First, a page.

We conduct behavioral studies of memory and visual perception in both young and older populations. We have 7 behavioral testing rooms, each with 3D ready Asus monitors capable of refresh rates up to 144 Hz, nVidia shutter glasses for presenting different images to different eyes, and response boxes for the collection of highly accurate response time data. This setup allows us to run simple accuracy experiments, reaction time experiments, psychophysics studies with tight control of display properties, and continual flash suppression experiments in which we present visual images to participants in such a way that they are not aware that anything has been presented.
cMAP Lab Methods
Behavioral Experiments
 
Neuroimaging
We use functional Magnetic Resonance Imaging (fMRI) to examine the neural mechanisms of memory and visual perception. Current studies are investigating the nature of object representations and how they change with experience, as well as the mechanisms underlying cued recall. We use both univariate and multivariate analysis techniques, as well as effective connectivity analyses (DCM). We are also developing experimental and modeling procedures to understand the way in which neural-level responses are mapped onto the more coarse-grained BOLD signal recorded with fMRI, in visual cortex. For our imaging studies we use the new Siemens 3T Skyra at UMass Amherst. We are funded by the NSF for fMRI studies of memory and high-level vision (1554871) and by the NIH for fMRI studies of lower-level vision and modeling the BOLD signal (1RF1MH114277).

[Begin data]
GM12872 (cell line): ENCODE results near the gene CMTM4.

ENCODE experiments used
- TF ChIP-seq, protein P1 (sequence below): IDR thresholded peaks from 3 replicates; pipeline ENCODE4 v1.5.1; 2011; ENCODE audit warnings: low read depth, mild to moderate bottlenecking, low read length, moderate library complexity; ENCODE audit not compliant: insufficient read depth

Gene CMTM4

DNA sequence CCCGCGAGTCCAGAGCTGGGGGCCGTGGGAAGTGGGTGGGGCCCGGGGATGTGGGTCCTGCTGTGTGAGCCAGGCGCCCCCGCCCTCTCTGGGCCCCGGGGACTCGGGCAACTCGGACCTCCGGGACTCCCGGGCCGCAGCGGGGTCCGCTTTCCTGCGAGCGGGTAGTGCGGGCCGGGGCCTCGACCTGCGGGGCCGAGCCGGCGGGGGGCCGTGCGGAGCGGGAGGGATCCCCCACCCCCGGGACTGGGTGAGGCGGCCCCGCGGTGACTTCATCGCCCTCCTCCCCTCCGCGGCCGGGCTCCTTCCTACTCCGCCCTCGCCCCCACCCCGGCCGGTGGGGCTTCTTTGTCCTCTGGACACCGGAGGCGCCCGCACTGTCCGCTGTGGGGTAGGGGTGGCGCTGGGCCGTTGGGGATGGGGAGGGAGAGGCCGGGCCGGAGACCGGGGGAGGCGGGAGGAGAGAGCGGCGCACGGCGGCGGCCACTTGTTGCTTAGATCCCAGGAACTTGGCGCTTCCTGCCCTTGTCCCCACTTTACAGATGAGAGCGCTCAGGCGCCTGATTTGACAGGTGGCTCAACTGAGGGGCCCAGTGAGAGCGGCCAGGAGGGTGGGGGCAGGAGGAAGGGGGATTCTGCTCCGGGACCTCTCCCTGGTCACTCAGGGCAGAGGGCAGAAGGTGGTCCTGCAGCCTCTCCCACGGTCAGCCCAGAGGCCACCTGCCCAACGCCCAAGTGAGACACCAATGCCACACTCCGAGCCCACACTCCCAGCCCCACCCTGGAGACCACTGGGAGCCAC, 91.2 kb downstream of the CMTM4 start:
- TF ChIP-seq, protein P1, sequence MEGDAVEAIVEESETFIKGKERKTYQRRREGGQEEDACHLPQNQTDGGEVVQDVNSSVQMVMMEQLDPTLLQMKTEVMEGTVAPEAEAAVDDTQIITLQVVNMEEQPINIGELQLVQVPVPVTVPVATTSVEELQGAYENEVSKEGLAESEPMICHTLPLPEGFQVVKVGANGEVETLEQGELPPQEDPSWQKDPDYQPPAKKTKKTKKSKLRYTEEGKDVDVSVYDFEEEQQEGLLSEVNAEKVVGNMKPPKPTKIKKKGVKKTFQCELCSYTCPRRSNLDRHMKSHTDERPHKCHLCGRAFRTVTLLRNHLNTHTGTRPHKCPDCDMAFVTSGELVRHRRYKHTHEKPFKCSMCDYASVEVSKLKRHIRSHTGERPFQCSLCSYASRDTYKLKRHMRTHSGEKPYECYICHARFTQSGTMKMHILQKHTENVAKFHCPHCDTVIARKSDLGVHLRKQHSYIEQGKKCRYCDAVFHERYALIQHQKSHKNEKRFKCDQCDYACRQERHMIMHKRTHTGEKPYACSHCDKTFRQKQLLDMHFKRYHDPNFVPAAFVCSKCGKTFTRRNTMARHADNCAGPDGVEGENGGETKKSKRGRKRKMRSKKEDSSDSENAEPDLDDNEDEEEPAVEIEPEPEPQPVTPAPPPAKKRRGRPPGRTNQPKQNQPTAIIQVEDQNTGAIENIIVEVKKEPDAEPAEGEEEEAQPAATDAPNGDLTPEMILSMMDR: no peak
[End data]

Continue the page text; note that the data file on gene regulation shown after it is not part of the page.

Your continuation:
Computational Modeling
In the lab, we use computational methods in several ways. We are currently developing a novel technique for modeling the BOLD signal that can characterize properties of the neural-level responses that give rise to voxel tuning functions. We also build neural network models of cognitive function, to explain and predict behavioral data from lesion studies and fMRI data from neuroimaging studies. Finally, we use mathematical modeling techniques to analyze our empirical data, for example using Bayesian hierarchical models, Dynamic Causal Modeling, and other model-fitting and model comparison techniques. Our models and analyses are coded in Matlab and R. All students and postdocs in the lab are issued a high speed laptop or workstation. We also maintain a powerful server for processing neuroimaging data and performing other computationally intensive work.
computational Memory and Perception Lab
© Cowell Lab 2018, University of Massachuetts, Amherst.